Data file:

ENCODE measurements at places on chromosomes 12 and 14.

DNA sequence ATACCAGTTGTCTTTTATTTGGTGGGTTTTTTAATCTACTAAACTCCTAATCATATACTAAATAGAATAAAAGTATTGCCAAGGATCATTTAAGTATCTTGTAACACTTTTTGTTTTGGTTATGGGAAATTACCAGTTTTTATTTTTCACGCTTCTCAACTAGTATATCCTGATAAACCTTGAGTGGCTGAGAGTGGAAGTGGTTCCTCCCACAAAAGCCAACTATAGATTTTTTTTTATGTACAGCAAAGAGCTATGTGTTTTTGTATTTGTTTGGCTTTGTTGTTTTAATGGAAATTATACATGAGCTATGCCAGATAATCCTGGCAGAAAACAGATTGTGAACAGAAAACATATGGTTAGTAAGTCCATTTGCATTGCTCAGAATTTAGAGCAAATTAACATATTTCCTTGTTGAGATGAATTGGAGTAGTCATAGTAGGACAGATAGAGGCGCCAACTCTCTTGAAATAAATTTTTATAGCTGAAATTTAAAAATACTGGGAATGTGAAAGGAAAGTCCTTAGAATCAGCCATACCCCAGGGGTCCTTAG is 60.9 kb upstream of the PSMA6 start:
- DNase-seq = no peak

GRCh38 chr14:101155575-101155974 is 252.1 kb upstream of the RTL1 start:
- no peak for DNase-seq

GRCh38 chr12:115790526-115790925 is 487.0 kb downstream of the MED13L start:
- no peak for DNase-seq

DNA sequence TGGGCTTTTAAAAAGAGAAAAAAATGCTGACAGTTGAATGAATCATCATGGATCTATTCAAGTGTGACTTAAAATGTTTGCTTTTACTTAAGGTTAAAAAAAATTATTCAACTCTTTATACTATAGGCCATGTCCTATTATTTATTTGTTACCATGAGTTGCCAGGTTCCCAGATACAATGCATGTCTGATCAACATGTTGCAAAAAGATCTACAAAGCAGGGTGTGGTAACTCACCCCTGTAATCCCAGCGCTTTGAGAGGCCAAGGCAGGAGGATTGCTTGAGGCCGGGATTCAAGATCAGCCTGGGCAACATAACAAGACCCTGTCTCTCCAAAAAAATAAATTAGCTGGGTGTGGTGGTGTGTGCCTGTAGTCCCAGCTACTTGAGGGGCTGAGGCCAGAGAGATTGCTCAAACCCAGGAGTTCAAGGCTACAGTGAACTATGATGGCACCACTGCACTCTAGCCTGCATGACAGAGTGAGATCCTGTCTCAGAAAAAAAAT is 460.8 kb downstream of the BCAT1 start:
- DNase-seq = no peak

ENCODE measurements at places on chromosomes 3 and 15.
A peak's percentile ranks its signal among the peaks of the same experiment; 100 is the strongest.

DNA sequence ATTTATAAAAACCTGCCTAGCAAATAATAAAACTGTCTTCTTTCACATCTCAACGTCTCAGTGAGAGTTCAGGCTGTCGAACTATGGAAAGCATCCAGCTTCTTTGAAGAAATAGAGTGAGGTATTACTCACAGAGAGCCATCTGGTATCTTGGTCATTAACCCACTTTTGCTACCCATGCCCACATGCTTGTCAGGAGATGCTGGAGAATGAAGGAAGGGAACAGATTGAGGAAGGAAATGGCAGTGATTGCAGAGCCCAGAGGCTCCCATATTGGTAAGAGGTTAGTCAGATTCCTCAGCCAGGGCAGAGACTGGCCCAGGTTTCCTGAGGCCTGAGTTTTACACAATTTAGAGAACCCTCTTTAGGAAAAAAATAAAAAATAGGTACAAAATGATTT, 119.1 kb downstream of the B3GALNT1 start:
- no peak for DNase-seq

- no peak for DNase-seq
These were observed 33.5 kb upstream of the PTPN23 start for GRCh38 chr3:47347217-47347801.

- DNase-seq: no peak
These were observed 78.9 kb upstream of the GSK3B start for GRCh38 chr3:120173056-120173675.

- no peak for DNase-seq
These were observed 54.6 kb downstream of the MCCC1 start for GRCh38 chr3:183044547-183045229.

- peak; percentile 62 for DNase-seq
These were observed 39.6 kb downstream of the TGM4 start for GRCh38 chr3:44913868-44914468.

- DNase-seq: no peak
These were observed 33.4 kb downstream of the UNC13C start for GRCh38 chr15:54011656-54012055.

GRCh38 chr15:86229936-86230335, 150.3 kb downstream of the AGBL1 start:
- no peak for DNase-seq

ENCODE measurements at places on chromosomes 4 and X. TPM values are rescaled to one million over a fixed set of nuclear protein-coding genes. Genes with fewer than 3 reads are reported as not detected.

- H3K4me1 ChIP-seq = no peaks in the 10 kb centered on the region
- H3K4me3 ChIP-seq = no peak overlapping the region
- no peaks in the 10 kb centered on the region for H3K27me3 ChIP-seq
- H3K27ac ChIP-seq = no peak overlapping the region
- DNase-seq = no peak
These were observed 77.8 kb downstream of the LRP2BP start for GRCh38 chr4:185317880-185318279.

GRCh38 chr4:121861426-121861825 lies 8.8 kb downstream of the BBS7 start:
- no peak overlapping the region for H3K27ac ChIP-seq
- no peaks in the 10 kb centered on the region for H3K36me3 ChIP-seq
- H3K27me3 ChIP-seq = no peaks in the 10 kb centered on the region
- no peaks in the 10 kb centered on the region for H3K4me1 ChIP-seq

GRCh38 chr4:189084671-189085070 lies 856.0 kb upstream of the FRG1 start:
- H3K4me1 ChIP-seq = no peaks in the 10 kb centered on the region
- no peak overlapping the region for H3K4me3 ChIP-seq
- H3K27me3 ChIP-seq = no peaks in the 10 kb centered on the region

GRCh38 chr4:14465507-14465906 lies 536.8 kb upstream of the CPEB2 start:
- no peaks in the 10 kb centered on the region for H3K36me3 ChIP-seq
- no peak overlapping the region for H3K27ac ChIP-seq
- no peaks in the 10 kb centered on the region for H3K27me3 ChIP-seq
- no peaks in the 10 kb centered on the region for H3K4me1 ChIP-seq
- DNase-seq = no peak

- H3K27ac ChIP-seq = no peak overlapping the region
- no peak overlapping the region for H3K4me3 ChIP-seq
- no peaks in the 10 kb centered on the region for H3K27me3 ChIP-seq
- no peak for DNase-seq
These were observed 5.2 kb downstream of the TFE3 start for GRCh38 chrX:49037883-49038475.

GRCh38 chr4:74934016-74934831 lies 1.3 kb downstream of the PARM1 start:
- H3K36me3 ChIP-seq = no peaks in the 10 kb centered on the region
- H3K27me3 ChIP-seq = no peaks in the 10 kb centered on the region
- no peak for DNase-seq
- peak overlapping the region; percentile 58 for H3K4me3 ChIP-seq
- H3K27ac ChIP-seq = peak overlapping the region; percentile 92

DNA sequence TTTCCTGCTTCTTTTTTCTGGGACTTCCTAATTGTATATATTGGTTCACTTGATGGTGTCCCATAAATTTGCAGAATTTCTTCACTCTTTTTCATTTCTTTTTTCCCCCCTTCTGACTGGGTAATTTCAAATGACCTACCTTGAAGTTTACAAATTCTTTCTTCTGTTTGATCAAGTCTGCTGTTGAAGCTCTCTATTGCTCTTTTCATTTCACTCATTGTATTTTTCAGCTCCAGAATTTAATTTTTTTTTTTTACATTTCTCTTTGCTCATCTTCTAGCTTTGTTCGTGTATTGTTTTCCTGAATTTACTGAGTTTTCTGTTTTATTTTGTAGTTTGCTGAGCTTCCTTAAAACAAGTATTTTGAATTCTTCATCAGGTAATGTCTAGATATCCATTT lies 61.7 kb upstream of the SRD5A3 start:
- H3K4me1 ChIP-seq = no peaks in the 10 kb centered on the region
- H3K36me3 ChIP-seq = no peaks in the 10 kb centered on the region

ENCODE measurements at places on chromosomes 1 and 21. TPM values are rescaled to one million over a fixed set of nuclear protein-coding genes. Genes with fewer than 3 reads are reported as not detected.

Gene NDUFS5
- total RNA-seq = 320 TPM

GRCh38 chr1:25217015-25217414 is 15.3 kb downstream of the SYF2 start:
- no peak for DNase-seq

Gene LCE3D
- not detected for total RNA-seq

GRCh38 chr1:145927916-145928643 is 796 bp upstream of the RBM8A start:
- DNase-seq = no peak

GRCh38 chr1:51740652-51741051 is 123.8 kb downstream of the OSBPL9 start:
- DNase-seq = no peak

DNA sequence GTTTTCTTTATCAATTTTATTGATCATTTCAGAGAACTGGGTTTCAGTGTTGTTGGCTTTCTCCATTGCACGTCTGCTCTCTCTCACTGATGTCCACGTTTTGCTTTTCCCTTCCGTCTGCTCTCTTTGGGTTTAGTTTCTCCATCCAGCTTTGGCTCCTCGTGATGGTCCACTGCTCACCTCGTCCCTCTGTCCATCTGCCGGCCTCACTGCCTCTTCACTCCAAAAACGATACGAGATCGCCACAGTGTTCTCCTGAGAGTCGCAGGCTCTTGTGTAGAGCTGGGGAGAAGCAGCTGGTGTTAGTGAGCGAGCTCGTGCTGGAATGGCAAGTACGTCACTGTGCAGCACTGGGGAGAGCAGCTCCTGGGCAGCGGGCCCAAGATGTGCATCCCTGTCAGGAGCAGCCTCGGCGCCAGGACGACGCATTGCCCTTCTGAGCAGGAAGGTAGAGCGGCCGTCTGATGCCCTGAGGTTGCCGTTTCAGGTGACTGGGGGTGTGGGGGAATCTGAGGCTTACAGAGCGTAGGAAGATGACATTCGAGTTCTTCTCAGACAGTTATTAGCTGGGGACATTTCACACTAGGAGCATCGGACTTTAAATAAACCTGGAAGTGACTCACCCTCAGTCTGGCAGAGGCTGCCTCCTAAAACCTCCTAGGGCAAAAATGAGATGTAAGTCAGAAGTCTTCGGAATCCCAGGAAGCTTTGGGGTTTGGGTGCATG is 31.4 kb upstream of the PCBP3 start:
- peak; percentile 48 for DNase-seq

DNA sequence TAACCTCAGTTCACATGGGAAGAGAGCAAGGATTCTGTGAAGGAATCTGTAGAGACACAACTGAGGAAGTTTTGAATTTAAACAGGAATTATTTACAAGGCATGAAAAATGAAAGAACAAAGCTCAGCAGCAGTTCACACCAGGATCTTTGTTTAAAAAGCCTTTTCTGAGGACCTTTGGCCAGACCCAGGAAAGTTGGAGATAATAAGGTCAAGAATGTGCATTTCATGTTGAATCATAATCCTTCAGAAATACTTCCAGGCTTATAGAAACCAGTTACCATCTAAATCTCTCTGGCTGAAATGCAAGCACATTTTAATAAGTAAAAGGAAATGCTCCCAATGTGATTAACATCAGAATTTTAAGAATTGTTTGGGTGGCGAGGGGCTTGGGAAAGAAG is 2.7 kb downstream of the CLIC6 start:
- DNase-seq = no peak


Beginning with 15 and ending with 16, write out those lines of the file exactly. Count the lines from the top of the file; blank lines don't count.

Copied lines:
These were observed 33.5 kb upstream of the PTPN23 start for GRCh38 chr3:47347217-47347801.

- DNase-seq: no peak